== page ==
My father in law does have moderately low diabetes and arthritis. Otherwise relatively health.


April 14, 2013 - 5:33am
HERWriter (reply to Anonymous)

Thank you for sharing your story. Please keep us posted!

April 14, 2013 - 4:21pm

Hello All,
my Mom has been diagnostic with AIP this weekend, I'm really scare cause i don't have as much information about the illness; she is 45 years old i think she still strong and can fight against it.
unfortunately in my city (Juarez, México) there is no treatment or specialist on that disease.
next week we need to move to Mexico City to find any doctor who can help us with, but time is running and AIP wont stop.
Hope we find help there!

April 1, 2013 - 8:51am
HERWriter (reply to DeeMonroe)

It is a scary condition.

Thank you for sharing your story, Dee. I'm constantly amazed how many people have responded to this article. It was a tough article to research because there really isn't that much information out there.

Please keep us posted on your mom's progress.

April 2, 2013 - 1:55pm
EmpowHER Guest

My father n law was diagnosed with this on Friday night. IT has really been scary, we had to watch him go on a ventilator, be put to sleep, go through a surgical biopsy, which they doctors really didn't want to do because they were not even sure if he would survive the surgery. But he did really well, they were able to get good samples. He is still on the ventilator and he is 67 years old. I'm really scared and not sure what to think. They said we will no soon if the steriods, and other things they are giving him are going to work. This wait and see is driving me crazy, I wish they could just let him be awake, but his oxygen is just to low, on the vent it stays up in the 90's, but when we admitted him into the hospital is oxygen was in the 60's. And he was on home oxygen. It just wasn't working. I will try to remember to post back later to let you all know how he is doing,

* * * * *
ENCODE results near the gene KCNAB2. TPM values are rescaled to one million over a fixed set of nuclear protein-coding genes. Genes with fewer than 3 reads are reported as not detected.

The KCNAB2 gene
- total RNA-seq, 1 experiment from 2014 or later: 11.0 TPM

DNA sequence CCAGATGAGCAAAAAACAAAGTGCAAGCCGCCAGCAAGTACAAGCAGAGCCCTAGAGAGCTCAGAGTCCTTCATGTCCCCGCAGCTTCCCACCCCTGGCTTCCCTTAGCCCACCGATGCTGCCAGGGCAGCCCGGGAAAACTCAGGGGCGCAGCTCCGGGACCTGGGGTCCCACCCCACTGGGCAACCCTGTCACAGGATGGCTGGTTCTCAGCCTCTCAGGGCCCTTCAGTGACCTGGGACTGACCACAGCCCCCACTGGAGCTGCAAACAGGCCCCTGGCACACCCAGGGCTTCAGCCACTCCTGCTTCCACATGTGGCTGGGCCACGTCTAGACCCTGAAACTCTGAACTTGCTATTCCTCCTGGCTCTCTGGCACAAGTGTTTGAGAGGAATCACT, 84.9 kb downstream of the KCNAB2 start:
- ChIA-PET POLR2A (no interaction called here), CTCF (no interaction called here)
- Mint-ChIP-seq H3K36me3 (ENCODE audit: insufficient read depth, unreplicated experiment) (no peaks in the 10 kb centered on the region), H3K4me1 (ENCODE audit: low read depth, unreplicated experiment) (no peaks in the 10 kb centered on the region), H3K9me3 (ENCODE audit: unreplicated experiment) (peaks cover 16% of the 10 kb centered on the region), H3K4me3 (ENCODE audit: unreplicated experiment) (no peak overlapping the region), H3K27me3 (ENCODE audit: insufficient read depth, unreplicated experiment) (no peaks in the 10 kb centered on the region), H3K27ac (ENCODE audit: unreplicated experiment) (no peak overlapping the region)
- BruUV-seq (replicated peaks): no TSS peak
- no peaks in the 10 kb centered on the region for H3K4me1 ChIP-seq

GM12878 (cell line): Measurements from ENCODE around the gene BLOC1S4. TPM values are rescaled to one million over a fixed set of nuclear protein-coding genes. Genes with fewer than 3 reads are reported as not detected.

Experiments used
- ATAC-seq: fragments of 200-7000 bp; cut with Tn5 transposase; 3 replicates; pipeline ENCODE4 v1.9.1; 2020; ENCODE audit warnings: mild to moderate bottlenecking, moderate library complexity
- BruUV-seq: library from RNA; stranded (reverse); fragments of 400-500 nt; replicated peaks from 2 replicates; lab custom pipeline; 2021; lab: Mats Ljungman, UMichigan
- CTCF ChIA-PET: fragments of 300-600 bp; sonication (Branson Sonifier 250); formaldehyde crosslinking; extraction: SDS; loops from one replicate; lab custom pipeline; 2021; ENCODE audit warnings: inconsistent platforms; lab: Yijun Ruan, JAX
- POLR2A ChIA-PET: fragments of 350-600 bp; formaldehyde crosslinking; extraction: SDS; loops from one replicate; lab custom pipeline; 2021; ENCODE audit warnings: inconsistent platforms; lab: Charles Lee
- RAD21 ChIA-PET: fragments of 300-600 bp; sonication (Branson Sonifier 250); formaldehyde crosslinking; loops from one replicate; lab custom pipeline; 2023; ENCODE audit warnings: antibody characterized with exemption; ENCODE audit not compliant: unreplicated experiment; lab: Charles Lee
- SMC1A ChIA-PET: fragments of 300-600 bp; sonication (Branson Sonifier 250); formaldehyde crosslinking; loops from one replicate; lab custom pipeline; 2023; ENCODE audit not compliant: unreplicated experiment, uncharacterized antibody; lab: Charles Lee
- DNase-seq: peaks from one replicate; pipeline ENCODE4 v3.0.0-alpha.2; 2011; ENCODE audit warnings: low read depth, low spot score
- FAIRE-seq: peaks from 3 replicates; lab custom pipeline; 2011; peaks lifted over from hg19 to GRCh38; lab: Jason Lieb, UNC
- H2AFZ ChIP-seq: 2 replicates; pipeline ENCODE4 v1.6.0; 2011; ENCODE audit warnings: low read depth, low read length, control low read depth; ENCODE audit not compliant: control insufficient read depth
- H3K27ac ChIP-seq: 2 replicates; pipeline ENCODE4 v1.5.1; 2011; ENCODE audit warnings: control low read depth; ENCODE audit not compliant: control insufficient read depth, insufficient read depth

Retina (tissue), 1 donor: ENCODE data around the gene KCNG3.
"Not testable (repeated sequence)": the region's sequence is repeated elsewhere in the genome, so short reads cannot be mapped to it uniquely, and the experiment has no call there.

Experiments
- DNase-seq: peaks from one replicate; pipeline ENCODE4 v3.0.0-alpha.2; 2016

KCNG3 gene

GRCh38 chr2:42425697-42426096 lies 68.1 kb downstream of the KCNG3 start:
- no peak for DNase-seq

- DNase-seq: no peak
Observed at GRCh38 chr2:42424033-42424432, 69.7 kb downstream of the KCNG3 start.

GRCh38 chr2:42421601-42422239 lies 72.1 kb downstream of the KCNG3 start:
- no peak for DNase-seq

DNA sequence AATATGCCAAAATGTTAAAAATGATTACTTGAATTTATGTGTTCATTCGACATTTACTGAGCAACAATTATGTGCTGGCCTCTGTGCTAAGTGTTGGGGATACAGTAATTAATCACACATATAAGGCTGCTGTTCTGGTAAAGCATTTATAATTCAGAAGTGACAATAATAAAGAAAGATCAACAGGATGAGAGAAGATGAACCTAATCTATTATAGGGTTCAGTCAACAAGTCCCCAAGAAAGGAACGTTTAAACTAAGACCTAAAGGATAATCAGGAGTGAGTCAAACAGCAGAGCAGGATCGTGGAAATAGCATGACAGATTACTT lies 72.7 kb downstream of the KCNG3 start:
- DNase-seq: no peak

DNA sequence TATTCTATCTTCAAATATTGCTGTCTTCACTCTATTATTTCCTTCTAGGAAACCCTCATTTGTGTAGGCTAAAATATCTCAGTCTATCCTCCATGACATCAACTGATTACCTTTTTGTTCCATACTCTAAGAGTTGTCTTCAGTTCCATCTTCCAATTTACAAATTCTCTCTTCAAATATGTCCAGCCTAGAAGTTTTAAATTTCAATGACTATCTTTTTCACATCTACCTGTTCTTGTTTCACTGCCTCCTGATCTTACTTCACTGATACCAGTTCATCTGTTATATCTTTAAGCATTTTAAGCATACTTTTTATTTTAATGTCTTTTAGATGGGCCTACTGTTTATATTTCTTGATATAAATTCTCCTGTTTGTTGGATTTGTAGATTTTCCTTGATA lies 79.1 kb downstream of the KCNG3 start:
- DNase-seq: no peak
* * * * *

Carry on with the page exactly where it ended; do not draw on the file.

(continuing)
January 26, 2013 - 6:36pm
EmpowHER Guest
Anonymous (reply to Anonymous)

He died on February 8 at 2:55am
cause of death on the certificate was Acute Respiratory Failure

February 20, 2013 - 2:35pm
HERWriter (reply to Anonymous)

So, sorry for your loss.

Thank you for letting us know.

February 20, 2013 - 2:59pm
EmpowHER Guest
Anonymous (reply to Anonymous)

He is still with us today, his right lung collapsed this morning, and we got that horrible call this morning. He spiked a fever this weekend, and his white blood cell count got up to 31,000
His BUN is up to 237 today, and Platlet count is 46,00 they believe he is bleeding some where, his stool is black, and his oxygen ventilator PEEP is at 20% which is the reason his lungs collapsed (among many other reasons) His blood oxygen level this morning was at 102, and that is with the ventilator being at 95%, I know all these numbers are crazy, but it seems like that is what are lives have become just asking about the next days numbers.

February 5, 2013 - 5:51pm
EmpowHER Guest
Anonymous (reply to Anonymous)

as of today they dont expect him to make it, his stats are dropping

January 29, 2013 - 5:14pm
HERWriter (reply to Anonymous)

Thank you for letting us know. So sorry.

It really is a terrible illness.

January 29, 2013 - 5:16pm
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We value and respect our HERWriters' experiences, but everyone is different. Many of our writers are speaking from personal experience, and what's worked for them may not work for you. Their articles are not a substitute for medical advice, although we hope you can gain knowledge from their insight.